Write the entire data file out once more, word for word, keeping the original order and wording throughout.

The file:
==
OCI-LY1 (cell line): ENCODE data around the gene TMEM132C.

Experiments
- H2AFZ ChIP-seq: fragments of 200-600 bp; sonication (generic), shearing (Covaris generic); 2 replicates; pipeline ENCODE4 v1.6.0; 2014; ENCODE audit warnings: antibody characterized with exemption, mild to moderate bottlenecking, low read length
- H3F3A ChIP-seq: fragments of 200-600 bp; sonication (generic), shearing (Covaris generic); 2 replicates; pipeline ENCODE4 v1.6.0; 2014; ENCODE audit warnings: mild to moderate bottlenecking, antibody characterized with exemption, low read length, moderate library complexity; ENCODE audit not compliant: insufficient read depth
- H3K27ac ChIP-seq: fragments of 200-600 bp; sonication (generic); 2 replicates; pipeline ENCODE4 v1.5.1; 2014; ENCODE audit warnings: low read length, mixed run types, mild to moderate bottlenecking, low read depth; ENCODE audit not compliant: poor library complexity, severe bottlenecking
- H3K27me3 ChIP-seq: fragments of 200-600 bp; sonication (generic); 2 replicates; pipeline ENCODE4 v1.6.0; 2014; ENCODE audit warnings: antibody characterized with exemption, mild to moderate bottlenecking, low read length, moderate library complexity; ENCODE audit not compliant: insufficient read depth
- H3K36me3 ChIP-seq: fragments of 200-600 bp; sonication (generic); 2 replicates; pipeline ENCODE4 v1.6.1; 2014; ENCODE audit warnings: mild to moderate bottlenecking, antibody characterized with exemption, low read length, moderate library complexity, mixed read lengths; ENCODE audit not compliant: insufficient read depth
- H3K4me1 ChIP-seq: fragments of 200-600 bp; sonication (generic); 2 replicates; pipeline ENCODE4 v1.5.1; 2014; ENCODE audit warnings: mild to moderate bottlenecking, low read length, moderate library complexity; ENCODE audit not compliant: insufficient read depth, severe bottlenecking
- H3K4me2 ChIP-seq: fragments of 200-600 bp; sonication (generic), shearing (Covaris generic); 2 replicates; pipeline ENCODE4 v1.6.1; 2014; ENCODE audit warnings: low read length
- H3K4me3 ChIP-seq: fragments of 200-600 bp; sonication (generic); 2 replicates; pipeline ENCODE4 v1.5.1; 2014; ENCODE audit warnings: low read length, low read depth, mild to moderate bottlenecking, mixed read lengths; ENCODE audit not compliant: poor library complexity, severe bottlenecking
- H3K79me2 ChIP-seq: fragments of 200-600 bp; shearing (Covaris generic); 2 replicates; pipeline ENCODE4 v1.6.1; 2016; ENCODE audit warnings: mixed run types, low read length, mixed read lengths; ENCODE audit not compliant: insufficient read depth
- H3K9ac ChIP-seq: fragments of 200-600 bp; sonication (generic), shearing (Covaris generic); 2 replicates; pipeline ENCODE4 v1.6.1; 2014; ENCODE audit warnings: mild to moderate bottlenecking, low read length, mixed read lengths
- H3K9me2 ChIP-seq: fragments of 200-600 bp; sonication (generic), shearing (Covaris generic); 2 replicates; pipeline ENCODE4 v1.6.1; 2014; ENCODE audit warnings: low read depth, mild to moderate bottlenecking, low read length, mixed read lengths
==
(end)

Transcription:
OCI-LY1 (cell line): ENCODE data around the gene TMEM132C.

Experiments
- H2AFZ ChIP-seq: fragments of 200-600 bp; sonication (generic), shearing (Covaris generic); 2 replicates; pipeline ENCODE4 v1.6.0; 2014; ENCODE audit warnings: antibody characterized with exemption, mild to moderate bottlenecking, low read length
- H3F3A ChIP-seq: fragments of 200-600 bp; sonication (generic), shearing (Covaris generic); 2 replicates; pipeline ENCODE4 v1.6.0; 2014; ENCODE audit warnings: mild to moderate bottlenecking, antibody characterized with exemption, low read length, moderate library complexity; ENCODE audit not compliant: insufficient read depth
- H3K27ac ChIP-seq: fragments of 200-600 bp; sonication (generic); 2 replicates; pipeline ENCODE4 v1.5.1; 2014; ENCODE audit warnings: low read length, mixed run types, mild to moderate bottlenecking, low read depth; ENCODE audit not compliant: poor library complexity, severe bottlenecking
- H3K27me3 ChIP-seq: fragments of 200-600 bp; sonication (generic); 2 replicates; pipeline ENCODE4 v1.6.0; 2014; ENCODE audit warnings: antibody characterized with exemption, mild to moderate bottlenecking, low read length, moderate library complexity; ENCODE audit not compliant: insufficient read depth
- H3K36me3 ChIP-seq: fragments of 200-600 bp; sonication (generic); 2 replicates; pipeline ENCODE4 v1.6.1; 2014; ENCODE audit warnings: mild to moderate bottlenecking, antibody characterized with exemption, low read length, moderate library complexity, mixed read lengths; ENCODE audit not compliant: insufficient read depth
- H3K4me1 ChIP-seq: fragments of 200-600 bp; sonication (generic); 2 replicates; pipeline ENCODE4 v1.5.1; 2014; ENCODE audit warnings: mild to moderate bottlenecking, low read length, moderate library complexity; ENCODE audit not compliant: insufficient read depth, severe bottlenecking
- H3K4me2 ChIP-seq: fragments of 200-600 bp; sonication (generic), shearing (Covaris generic); 2 replicates; pipeline ENCODE4 v1.6.1; 2014; ENCODE audit warnings: low read length
- H3K4me3 ChIP-seq: fragments of 200-600 bp; sonication (generic); 2 replicates; pipeline ENCODE4 v1.5.1; 2014; ENCODE audit warnings: low read length, low read depth, mild to moderate bottlenecking, mixed read lengths; ENCODE audit not compliant: poor library complexity, severe bottlenecking
- H3K79me2 ChIP-seq: fragments of 200-600 bp; shearing (Covaris generic); 2 replicates; pipeline ENCODE4 v1.6.1; 2016; ENCODE audit warnings: mixed run types, low read length, mixed read lengths; ENCODE audit not compliant: insufficient read depth
- H3K9ac ChIP-seq: fragments of 200-600 bp; sonication (generic), shearing (Covaris generic); 2 replicates; pipeline ENCODE4 v1.6.1; 2014; ENCODE audit warnings: mild to moderate bottlenecking, low read length, mixed read lengths
- H3K9me2 ChIP-seq: fragments of 200-600 bp; sonication (generic), shearing (Covaris generic); 2 replicates; pipeline ENCODE4 v1.6.1; 2014; ENCODE audit warnings: low read depth, mild to moderate bottlenecking, low read length, mixed read lengths